3. When air is exhaled through the glottis, the folds of the cords vibrate to produce sounds which are under regulation by nerve commands to the elastic ligaments that regulate the glottal opening.
4. Human lungs are a pair of organs in the rib cage above the diaphragm.
a. Each lung lies in a thin-walled pleural sac, which leaves a very thin intrapleural space between the membranes.
b. Inside the lungs, respiratory bronchioles bear outpouchings of their walls called alveoli, which are usually clustered as alveolar sacs.
c. Alveoli provide a tremendous surface area for gaseous exchange with the blood located in the dense capillary network surrounding each alveolar sac.
40.5 Breathing--Cyclic Reversals in Air Pressure Gradients
A. The Respiratory Cycle
1. In inhalation. the diaphragm contracts and flattens, muscles lift the rib cage upward and outward, the chest cavity volume increases, internal pressure decreases, air rushes in.
2. In exhalation, the actions listed above are reversed; the elastic lung tissue recoils passively.
B. Lung Volumes
1. The maximum volume that can be moved in or out is called the vital capacity, but the lungs cannot be completely emptied.
2. About 500 ml of air enters and leaves with each breath (tidal volume).
40.6 Gas Exchange and Transport
A. Exchanges at the Respiratory Membrane
1. Each alveolus consists of a single layer of epithelial cells through which gases can readily diffuse to and from interstitial fluid and blood capillaries.
2. The partial pressure gradients are sufficient to move oxygen in and carbon dioxide out of the blood, passively.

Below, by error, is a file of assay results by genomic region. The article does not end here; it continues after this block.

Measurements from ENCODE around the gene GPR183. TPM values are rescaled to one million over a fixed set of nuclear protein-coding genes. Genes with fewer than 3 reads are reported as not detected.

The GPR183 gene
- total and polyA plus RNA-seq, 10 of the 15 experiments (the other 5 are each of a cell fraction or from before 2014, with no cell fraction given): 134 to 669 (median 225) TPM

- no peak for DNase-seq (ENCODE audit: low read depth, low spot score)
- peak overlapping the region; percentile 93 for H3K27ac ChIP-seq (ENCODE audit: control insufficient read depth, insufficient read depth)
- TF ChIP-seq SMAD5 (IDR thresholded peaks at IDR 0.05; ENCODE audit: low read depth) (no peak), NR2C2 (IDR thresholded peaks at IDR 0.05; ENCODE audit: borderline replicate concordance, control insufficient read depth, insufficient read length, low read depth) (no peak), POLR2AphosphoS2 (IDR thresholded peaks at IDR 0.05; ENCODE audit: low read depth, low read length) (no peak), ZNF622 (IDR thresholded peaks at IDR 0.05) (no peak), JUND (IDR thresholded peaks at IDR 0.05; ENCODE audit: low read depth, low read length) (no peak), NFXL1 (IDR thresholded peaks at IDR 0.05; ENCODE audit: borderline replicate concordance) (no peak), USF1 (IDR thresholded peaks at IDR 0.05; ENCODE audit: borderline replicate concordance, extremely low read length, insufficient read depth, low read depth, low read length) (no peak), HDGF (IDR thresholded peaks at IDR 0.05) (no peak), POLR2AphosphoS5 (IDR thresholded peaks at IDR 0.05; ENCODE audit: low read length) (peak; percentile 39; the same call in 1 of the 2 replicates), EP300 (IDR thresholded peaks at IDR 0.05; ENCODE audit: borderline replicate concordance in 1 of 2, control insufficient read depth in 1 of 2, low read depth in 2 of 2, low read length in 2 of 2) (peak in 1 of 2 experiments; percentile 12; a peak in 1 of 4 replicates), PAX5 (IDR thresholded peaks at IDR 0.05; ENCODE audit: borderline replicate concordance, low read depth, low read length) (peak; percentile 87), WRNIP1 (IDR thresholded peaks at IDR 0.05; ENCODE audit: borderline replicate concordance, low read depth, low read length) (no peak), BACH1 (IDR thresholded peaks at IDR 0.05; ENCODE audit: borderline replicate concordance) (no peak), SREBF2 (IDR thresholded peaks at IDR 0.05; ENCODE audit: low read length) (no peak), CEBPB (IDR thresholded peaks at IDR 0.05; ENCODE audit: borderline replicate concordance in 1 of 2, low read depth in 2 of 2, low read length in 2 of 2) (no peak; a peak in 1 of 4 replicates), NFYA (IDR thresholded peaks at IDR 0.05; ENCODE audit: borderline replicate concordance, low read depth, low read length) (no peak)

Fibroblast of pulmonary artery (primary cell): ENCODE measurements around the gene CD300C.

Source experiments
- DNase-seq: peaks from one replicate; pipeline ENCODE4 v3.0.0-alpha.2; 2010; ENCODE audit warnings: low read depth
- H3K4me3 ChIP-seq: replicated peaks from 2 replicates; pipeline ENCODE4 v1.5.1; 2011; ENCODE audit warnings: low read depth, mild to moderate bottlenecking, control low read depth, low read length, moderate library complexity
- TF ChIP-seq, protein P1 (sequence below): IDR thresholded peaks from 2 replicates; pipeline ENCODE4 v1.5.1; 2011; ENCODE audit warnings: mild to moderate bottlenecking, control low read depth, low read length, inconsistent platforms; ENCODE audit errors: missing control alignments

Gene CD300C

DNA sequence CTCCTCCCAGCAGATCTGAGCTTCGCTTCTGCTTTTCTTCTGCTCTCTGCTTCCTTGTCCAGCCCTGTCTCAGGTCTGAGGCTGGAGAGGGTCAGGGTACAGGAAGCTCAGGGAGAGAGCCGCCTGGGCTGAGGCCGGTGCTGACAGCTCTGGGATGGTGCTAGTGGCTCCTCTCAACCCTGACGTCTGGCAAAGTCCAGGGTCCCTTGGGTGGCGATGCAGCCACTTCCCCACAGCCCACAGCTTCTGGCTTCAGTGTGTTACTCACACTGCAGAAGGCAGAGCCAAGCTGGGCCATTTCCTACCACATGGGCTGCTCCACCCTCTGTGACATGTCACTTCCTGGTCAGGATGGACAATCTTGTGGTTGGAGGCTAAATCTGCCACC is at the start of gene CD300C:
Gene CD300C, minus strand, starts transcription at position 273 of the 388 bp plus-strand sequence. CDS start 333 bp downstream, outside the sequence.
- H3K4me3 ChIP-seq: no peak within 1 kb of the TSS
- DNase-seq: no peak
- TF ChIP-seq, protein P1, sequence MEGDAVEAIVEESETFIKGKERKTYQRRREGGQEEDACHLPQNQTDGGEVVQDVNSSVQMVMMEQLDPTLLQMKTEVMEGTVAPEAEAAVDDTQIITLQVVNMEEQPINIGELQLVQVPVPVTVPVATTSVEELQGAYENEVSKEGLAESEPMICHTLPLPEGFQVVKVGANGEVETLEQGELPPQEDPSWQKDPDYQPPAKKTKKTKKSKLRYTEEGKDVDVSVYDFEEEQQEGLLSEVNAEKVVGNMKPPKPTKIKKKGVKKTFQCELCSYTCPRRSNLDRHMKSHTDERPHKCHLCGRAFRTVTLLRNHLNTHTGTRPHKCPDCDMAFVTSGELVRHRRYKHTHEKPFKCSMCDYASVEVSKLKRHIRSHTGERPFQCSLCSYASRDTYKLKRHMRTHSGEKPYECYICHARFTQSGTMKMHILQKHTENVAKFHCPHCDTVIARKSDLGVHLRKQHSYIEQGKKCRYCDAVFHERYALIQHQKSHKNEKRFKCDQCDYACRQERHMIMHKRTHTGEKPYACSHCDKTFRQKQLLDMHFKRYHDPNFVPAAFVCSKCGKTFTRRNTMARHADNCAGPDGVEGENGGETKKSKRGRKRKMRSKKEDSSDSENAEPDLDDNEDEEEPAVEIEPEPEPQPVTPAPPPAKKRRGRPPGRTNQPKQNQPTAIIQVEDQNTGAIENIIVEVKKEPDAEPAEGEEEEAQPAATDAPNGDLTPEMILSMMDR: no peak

B. Oxygen Transport
1. Blood cannot carry sufficient oxygen and carbon dioxide in dissolved form to satisfy the body's demands.
2. Hemoglobin is a protein with four heme groups that bind oxygen.
a. Oxygen diffuses down a pressure gradient into the blood plasma --> red blood cells --> binds to hemoglobin (4 molecules of oxygen/hemoglobin to form oxyhemoglobin).
b. Hemoglobin gives up its oxygen in tissues where partial pressure of oxygen is low, blood is warmer, partial pressure of carbon dioxide is higher, and pH is lower; all four conditions occur in tissues with high metabolism.
C. Carbon Dioxide Transport
1. Because the concentration of carbon dioxide is higher in the body tissues, it diffuses into the blood.
2. Ten percent is dissolved in plasma, 30 percent binds with hemoglobin to form carbaminohemoglobin, and 60 percent is in bicarbonate form.
3. Bicarbonate and carbonic acid formation is enhanced by the enzyme carbonic anhydrase, which is located in the red blood cells.
D. How to Match Air Flow With Blood Flow?
1. Gas exchange in the alveoli is most efficient when air flow equals the rate of blood flow.
2. The nervous system controls oxygen and carbon dioxide levels for the entire body by adjusting contraction rates of the diaphragm and chest wall muscles.
3. The brain monitors input from carbon dioxide sensors in the bloodstream and from receptors sensitive to decreases in oxygen partial pressure (carotid bodies and aortic bodies).
40.7 Focus on Health: When the Lungs Break Down
40.8 High Climbers and Deep Divers
A. Respiration at High Altitudes
1. At high altitudes, the partial pressure of oxygen is lower than at sea level.
2. The lungs of permanent residents of high mountains have more alveoli and blood vessels plus larger ventricles in the heart and more mitochondria in muscle tissue.
3. Acclimatization allows newcomers to high altitudes to adjust.
a. The kidney cells release erythropoietin which induces production of more red blood cells.
b. Increased blood cell numbers creates more resistance to flow, which in turn makes the heart work harder to pump the blood.
B. Carbon Monoxide Poisoning
1. Carbon monoxide is a colorless, odorless gas produced as a byproduct of combustion.
2. It combines with hemoglobin 200 times greater than does oxygen.
C. Respiration in Deep Water
1. The respiratory system of the whale is modified to collect and store oxygen by several mechanisms including the use of myoglobin, an oxygen-binding pigment in muscle.
2. If a diver ascends too rapidly, the change in pressures will force the nitrogen to leave the tissues of the body and pass into the blood, often as bubbles, causing pain in the joints known as "the bends" or decompression sickness.